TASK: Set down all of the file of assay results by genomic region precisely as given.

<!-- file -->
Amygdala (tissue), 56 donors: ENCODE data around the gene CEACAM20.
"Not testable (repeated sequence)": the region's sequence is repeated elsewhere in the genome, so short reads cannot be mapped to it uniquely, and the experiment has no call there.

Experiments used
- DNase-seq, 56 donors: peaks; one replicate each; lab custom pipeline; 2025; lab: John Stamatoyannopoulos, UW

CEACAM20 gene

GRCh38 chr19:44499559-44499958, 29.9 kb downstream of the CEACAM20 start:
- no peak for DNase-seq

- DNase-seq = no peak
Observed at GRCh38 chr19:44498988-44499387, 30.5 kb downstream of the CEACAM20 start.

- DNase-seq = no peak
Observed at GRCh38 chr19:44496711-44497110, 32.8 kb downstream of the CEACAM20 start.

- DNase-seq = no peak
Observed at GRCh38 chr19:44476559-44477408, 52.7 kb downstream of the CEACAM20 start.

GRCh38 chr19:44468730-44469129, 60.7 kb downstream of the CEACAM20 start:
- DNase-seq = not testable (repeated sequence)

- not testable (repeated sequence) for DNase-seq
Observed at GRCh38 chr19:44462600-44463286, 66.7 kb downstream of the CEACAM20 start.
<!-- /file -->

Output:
Amygdala (tissue), 56 donors: ENCODE data around the gene CEACAM20.
"Not testable (repeated sequence)": the region's sequence is repeated elsewhere in the genome, so short reads cannot be mapped to it uniquely, and the experiment has no call there.

Experiments used
- DNase-seq, 56 donors: peaks; one replicate each; lab custom pipeline; 2025; lab: John Stamatoyannopoulos, UW

CEACAM20 gene

GRCh38 chr19:44499559-44499958, 29.9 kb downstream of the CEACAM20 start:
- no peak for DNase-seq

- DNase-seq = no peak
Observed at GRCh38 chr19:44498988-44499387, 30.5 kb downstream of the CEACAM20 start.

- DNase-seq = no peak
Observed at GRCh38 chr19:44496711-44497110, 32.8 kb downstream of the CEACAM20 start.

- DNase-seq = no peak
Observed at GRCh38 chr19:44476559-44477408, 52.7 kb downstream of the CEACAM20 start.

GRCh38 chr19:44468730-44469129, 60.7 kb downstream of the CEACAM20 start:
- DNase-seq = not testable (repeated sequence)

- not testable (repeated sequence) for DNase-seq
Observed at GRCh38 chr19:44462600-44463286, 66.7 kb downstream of the CEACAM20 start.